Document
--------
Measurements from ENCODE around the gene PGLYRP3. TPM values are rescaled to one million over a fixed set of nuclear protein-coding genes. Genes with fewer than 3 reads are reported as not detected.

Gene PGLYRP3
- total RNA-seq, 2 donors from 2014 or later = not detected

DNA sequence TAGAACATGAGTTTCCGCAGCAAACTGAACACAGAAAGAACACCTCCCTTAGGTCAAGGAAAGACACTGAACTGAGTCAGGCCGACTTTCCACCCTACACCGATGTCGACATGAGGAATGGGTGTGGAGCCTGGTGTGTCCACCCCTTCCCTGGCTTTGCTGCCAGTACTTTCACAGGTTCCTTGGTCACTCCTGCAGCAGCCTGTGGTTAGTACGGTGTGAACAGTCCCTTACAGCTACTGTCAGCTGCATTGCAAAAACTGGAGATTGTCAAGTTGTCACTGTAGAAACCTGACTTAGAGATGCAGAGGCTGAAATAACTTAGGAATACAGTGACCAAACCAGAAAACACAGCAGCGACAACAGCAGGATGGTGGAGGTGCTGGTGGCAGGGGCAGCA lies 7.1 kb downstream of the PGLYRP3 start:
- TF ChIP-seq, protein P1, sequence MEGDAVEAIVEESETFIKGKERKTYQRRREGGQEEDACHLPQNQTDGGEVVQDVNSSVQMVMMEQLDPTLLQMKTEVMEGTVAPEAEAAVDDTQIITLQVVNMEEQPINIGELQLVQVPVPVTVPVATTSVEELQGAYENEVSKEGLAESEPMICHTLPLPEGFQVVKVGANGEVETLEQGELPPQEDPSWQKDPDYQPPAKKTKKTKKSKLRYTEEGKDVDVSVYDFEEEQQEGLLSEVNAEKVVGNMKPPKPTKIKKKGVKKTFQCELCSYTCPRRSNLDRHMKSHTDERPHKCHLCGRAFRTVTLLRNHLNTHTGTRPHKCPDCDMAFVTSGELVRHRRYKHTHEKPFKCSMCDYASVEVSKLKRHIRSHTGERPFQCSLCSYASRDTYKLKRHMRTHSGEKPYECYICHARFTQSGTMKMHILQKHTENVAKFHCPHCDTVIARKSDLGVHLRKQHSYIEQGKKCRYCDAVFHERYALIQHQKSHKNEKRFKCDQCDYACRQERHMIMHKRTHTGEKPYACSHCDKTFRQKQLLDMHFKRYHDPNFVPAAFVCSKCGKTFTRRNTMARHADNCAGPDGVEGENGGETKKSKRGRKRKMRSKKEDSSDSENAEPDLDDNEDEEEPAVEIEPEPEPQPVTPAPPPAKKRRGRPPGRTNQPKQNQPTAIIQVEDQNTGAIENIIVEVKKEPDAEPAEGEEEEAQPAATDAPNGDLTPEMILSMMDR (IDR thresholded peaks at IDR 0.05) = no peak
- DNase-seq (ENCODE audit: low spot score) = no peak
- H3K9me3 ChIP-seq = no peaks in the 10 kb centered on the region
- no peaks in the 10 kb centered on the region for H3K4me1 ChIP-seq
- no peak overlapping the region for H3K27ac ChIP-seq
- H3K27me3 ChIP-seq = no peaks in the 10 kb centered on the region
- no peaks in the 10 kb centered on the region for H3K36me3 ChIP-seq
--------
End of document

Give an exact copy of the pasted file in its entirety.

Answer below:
Measurements from ENCODE around the gene PGLYRP3. TPM values are rescaled to one million over a fixed set of nuclear protein-coding genes. Genes with fewer than 3 reads are reported as not detected.

Gene PGLYRP3
- total RNA-seq, 2 donors from 2014 or later = not detected

DNA sequence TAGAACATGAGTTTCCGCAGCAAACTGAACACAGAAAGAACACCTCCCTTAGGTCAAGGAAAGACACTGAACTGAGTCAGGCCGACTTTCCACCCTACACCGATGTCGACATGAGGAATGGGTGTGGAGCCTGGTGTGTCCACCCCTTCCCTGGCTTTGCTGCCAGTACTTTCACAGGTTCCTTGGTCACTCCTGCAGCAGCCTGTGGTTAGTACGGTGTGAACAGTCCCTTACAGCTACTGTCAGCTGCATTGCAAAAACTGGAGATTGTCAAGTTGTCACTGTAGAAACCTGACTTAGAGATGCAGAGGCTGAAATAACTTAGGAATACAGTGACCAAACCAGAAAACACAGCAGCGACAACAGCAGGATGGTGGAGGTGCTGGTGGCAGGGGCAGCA lies 7.1 kb downstream of the PGLYRP3 start:
- TF ChIP-seq, protein P1, sequence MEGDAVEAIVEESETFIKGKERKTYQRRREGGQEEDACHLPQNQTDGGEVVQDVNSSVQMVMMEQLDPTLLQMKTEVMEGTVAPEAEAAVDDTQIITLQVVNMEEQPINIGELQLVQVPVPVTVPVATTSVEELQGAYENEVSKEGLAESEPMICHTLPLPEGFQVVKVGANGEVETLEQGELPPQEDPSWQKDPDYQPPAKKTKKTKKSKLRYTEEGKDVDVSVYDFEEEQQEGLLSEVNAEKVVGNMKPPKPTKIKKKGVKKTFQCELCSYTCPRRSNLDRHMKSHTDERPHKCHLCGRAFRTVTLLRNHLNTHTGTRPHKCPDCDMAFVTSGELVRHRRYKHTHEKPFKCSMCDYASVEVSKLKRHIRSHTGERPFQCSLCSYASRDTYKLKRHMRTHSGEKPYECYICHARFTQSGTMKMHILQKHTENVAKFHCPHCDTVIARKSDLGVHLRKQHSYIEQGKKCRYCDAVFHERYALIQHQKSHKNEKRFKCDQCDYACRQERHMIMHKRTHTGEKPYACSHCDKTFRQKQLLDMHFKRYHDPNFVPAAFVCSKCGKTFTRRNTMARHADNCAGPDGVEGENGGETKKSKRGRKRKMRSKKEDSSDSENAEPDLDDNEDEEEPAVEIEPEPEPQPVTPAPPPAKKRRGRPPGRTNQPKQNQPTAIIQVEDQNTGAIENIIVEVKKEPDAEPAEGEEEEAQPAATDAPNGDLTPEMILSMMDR (IDR thresholded peaks at IDR 0.05) = no peak
- DNase-seq (ENCODE audit: low spot score) = no peak
- H3K9me3 ChIP-seq = no peaks in the 10 kb centered on the region
- no peaks in the 10 kb centered on the region for H3K4me1 ChIP-seq
- no peak overlapping the region for H3K27ac ChIP-seq
- H3K27me3 ChIP-seq = no peaks in the 10 kb centered on the region
- no peaks in the 10 kb centered on the region for H3K36me3 ChIP-seq